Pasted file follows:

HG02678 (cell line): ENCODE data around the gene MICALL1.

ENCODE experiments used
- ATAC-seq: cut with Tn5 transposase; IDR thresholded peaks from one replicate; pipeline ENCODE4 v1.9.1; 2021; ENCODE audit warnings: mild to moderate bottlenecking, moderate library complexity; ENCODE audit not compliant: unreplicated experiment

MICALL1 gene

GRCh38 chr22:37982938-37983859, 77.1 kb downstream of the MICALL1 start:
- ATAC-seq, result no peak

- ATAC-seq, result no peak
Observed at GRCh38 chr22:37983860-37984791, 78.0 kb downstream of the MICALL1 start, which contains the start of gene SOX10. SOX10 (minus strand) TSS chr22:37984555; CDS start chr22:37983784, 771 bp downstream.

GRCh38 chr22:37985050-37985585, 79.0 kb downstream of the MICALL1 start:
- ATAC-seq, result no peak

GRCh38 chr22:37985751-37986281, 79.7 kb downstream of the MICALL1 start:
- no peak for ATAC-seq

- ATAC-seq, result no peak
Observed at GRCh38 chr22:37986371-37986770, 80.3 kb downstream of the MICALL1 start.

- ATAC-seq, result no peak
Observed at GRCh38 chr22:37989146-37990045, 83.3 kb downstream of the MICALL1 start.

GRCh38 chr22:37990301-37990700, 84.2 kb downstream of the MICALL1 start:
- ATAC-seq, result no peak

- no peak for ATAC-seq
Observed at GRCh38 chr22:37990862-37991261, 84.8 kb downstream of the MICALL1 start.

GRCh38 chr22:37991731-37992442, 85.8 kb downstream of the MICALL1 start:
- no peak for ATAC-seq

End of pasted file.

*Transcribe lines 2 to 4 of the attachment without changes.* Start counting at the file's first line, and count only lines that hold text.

ENCODE experiments used
- ATAC-seq: cut with Tn5 transposase; IDR thresholded peaks from one replicate; pipeline ENCODE4 v1.9.1; 2021; ENCODE audit warnings: mild to moderate bottlenecking, moderate library complexity; ENCODE audit not compliant: unreplicated experiment

MICALL1 gene